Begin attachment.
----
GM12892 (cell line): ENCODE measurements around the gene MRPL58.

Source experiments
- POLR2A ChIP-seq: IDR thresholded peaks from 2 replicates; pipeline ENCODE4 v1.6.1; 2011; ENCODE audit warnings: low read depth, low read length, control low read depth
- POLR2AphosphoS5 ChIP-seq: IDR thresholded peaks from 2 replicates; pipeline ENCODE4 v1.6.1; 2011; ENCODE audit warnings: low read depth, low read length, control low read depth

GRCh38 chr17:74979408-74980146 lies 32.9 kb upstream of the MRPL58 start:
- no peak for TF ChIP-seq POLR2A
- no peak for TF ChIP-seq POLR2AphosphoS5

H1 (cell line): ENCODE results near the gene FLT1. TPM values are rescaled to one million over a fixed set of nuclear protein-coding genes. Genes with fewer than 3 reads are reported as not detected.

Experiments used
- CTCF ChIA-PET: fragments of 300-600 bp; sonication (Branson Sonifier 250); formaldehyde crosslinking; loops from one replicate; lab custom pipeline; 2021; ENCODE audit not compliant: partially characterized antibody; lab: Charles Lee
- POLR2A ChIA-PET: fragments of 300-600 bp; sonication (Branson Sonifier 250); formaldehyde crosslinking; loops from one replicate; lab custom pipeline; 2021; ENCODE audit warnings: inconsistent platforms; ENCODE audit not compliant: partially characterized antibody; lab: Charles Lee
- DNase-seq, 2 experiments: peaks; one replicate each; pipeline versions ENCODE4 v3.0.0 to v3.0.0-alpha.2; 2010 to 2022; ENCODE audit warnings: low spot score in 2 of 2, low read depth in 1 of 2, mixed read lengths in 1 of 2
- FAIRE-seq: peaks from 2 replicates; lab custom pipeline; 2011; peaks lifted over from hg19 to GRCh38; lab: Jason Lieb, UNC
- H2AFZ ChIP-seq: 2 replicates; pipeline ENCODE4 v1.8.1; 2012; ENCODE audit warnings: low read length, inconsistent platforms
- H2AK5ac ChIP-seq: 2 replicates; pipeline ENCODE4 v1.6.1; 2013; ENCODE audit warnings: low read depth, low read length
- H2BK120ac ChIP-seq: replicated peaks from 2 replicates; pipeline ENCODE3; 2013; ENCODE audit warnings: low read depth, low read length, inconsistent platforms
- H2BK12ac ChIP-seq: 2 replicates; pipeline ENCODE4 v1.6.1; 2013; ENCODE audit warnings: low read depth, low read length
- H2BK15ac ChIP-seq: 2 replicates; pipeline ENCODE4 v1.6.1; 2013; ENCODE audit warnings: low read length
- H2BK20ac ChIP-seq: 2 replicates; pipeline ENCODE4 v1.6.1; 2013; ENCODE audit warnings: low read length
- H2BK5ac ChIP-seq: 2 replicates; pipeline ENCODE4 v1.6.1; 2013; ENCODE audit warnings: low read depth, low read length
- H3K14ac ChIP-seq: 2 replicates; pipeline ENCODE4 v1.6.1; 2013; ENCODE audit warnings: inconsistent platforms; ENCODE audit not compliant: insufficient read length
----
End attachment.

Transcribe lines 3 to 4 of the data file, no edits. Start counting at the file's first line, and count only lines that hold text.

- POLR2A ChIP-seq: IDR thresholded peaks from 2 replicates; pipeline ENCODE4 v1.6.1; 2011; ENCODE audit warnings: low read depth, low read length, control low read depth
- POLR2AphosphoS5 ChIP-seq: IDR thresholded peaks from 2 replicates; pipeline ENCODE4 v1.6.1; 2011; ENCODE audit warnings: low read depth, low read length, control low read depth